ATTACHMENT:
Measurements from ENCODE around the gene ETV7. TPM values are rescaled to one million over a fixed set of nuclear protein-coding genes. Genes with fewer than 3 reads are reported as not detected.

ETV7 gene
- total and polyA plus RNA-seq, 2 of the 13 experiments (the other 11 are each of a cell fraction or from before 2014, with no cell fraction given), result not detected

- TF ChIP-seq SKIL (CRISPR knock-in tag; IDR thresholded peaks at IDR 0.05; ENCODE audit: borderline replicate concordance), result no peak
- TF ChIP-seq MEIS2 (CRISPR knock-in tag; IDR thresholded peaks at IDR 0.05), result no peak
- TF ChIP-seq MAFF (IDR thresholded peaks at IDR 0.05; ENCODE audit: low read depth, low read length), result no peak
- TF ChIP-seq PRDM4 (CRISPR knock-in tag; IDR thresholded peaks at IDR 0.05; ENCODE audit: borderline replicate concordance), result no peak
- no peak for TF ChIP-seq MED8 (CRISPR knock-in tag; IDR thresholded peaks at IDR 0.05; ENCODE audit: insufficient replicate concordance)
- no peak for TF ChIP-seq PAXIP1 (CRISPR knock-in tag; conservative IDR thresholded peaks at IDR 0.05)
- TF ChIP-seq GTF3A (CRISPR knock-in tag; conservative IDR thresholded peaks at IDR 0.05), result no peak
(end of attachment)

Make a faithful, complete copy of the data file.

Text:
Measurements from ENCODE around the gene ETV7. TPM values are rescaled to one million over a fixed set of nuclear protein-coding genes. Genes with fewer than 3 reads are reported as not detected.

ETV7 gene
- total and polyA plus RNA-seq, 2 of the 13 experiments (the other 11 are each of a cell fraction or from before 2014, with no cell fraction given), result not detected

- TF ChIP-seq SKIL (CRISPR knock-in tag; IDR thresholded peaks at IDR 0.05; ENCODE audit: borderline replicate concordance), result no peak
- TF ChIP-seq MEIS2 (CRISPR knock-in tag; IDR thresholded peaks at IDR 0.05), result no peak
- TF ChIP-seq MAFF (IDR thresholded peaks at IDR 0.05; ENCODE audit: low read depth, low read length), result no peak
- TF ChIP-seq PRDM4 (CRISPR knock-in tag; IDR thresholded peaks at IDR 0.05; ENCODE audit: borderline replicate concordance), result no peak
- no peak for TF ChIP-seq MED8 (CRISPR knock-in tag; IDR thresholded peaks at IDR 0.05; ENCODE audit: insufficient replicate concordance)
- no peak for TF ChIP-seq PAXIP1 (CRISPR knock-in tag; conservative IDR thresholded peaks at IDR 0.05)
- TF ChIP-seq GTF3A (CRISPR knock-in tag; conservative IDR thresholded peaks at IDR 0.05), result no peak